The Unethical Actions Of The IRS And Why We Shouldn’t Be Surprised

By May 24, 2013January 29th, 20195 Comments


This entire embarrassing episode of the IRS’ political intimidation and manipulation through false audits and stalling the certification of applications for the creation of non-profits, demonstrates the sad reality that political activism that’s grounded in extreme devotion (religious?) or allegiance to political ideology has replaced Christianity as America’s civil religion.

That the IRS (which is supposed to be apolitical) would purposely and specifically target groups and individuals who shared differing ideological and religious worldviews from their own- or the president’s- is an example of how far our culture has degenerated from a common civility. People could at one time, disagree without being disagreeable; now we’ve slouched toward a justified incivility where the ends- regardless of how wrong- always justifies the means (lying, character assassination  intimidation, public embarrassment, etc.).

Equally as disconcerting is the fact that the IRS employees who’re guilty of such actions- be it through direct knowledge and participation or being passively involved by not alerting authorities/bringing this to the public’s attention sooner, will walk away with little condemnation or punishment.  Or, as in Lois Lerner’s case, plead the 5th with no serious repercussion.

lois lerner

This lack of moral character and leadership that is sadly all too prevalent among many folks today is a product of the culture in which we created.  Our culture has for far too long, excused questionable ethics and the behavior that flows from it.  Rather than personalizing ethical morality, we’ve privatized it. Worse still, we’ve relativized it and condemned those who would judge it. Thus the lack of character displayed by many civic and religious leaders, teachers, parents and the children they raise shouldn’t shock us.  It’s the logical conclusion of the lack of shame that  a non-judgmental society creates.  We’ve set this pattern in motion and as a result, we have ourselves to blame.

The interesting thing is that we know how to rectify this glaring problem, but we may not have the scruples to say it, let alone initiate it.

As a side note, it would seem to me that all audits conducted by the IRS during the past several years have now been called into question.  Who’s to say that those who’ve been subjected to the anxiety and inconvenience that audits produce weren’t specifically targeted for religious, political or ideological reasons?  For example, if a person who examines DNA taints one test sample- intentionally or by accident, aren’t all test samples performed by that examiner then called into question?  It should apply here as well.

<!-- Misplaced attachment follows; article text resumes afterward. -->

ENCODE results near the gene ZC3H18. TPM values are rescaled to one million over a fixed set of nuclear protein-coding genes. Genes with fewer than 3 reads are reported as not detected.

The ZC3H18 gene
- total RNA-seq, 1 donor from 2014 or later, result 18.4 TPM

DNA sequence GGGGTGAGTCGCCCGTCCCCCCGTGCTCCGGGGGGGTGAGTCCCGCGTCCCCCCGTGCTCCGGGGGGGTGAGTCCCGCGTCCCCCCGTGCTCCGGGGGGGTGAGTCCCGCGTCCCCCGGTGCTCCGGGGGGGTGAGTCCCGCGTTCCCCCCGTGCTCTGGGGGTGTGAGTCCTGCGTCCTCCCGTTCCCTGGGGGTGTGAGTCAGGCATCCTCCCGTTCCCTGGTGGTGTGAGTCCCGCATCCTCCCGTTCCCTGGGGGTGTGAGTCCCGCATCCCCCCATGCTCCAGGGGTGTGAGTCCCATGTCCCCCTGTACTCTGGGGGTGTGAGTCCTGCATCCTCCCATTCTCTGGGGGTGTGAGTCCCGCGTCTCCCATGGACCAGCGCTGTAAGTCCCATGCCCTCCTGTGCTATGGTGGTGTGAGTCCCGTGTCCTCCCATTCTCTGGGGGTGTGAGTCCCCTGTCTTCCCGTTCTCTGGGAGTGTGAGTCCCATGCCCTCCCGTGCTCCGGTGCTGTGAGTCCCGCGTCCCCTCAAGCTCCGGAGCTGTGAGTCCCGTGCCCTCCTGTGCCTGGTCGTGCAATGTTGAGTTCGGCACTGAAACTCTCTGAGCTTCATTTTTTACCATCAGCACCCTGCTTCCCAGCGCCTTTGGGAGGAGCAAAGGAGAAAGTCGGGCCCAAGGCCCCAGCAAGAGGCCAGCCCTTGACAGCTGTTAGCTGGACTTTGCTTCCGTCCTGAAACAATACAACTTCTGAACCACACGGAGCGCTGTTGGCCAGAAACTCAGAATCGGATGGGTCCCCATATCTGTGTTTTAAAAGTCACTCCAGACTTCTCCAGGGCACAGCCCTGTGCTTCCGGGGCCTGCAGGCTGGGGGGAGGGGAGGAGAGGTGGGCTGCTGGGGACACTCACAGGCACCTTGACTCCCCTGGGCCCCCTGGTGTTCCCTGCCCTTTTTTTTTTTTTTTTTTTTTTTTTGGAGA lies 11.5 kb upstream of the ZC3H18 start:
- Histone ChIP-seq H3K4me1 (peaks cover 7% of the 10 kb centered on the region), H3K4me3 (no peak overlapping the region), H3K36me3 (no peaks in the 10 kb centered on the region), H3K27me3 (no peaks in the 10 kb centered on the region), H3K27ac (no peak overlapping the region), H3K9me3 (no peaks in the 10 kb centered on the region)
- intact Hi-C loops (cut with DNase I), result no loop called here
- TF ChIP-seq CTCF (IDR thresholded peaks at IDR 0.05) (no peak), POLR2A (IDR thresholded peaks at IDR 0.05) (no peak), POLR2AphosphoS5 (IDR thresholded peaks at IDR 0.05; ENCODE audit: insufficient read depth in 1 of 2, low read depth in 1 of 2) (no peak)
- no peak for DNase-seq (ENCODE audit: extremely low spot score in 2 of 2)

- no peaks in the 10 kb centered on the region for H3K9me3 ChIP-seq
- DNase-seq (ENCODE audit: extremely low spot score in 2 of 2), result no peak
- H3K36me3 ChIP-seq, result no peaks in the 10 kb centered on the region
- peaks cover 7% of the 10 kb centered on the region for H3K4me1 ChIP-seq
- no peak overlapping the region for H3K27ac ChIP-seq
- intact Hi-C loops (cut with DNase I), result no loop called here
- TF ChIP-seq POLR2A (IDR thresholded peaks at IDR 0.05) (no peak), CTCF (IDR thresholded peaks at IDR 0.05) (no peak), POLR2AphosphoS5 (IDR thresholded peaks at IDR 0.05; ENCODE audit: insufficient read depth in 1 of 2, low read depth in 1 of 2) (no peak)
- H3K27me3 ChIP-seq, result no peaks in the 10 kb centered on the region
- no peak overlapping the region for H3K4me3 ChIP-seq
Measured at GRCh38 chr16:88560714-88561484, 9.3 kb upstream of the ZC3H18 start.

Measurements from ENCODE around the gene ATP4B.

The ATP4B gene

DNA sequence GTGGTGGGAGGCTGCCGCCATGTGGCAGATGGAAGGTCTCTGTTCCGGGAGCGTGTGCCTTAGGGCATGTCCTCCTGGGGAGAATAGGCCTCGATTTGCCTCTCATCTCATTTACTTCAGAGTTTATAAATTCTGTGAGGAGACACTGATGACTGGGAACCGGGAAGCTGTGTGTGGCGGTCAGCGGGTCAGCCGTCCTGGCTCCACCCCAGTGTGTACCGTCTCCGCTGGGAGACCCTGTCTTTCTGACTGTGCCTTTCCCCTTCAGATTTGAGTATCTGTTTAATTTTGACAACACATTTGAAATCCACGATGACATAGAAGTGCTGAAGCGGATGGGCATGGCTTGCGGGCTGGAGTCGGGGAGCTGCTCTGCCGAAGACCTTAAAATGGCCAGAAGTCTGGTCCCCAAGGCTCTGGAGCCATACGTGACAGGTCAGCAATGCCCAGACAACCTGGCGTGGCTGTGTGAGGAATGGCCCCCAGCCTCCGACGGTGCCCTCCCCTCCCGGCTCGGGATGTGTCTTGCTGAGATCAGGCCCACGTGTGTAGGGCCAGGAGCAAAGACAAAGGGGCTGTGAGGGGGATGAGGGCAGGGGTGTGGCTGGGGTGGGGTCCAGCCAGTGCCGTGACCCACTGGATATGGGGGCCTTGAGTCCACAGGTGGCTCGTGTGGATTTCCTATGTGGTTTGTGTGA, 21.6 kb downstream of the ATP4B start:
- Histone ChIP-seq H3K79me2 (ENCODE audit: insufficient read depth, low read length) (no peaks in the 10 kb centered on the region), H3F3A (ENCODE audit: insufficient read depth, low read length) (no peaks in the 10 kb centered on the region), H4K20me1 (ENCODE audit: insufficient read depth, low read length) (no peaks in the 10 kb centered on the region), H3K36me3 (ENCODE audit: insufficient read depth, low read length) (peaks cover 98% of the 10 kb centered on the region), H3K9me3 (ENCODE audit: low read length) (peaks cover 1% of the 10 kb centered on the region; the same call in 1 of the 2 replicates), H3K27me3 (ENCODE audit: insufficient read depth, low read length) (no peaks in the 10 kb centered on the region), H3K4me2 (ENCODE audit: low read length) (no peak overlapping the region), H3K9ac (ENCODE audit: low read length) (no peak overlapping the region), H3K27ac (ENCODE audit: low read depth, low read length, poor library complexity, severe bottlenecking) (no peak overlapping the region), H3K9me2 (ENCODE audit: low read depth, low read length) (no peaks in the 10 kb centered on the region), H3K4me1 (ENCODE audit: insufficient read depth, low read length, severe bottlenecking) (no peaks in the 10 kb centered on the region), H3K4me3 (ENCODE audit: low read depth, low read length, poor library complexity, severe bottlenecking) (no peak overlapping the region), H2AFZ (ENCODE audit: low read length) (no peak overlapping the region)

* Update. For purposes of clarification, when I say “civic religion,” I’m referring to religion or religious practices in a cultural sense, not something instituted by government, which should be recognized as implied within my statement. 



  • reframes says:

    What has been overlooked is that these are not “audits”. Groups are applying for 501c4 tax exempt status as “social welfare” organizations, which means they can do policy advocacy, but not campaign for/against specific candidates. The groups were sent questionnaires to establish if that was the case. The groups applying were both left and right.

    The purpose of many of the groups was clearly political, not policy in nature. Almost all were approved anyway. The real problem is that the IRS didn’t do it’s job and reject more groups,
    Is this a right wing conspiracy?

    America is NOT supposed to have a civic religion, Christian or any other.
    That’s unconstitutional.

  • derryckg says:

    Not exactly. The mistake is conflating those who suffered the inconvenience of audits for political donations with those folks who filed applications for the purpose of creating 501(c)(3) and 501(c)(4) organizations.

    Frank VanderSloot is the most public example of someone who donated money to a Romney superPAC who was audited three times. Wayne Allyn Root is another. There are apparently many more who were personally audited for political contributions to Romney’s campaign or other conservative causes who’ve notified their Senators/Representatives. Also remember that those families who were attempting to adopt children were also subjected to unnecessary audits as well (child adoption credit). These are but two examples of the audits used as intimidation by the IRS.

    As to the groups who wanted to do “policy advocacy”… first both liberal and conservative groups applying weren’t treated the same and to suggest so is simply not honoring the truth.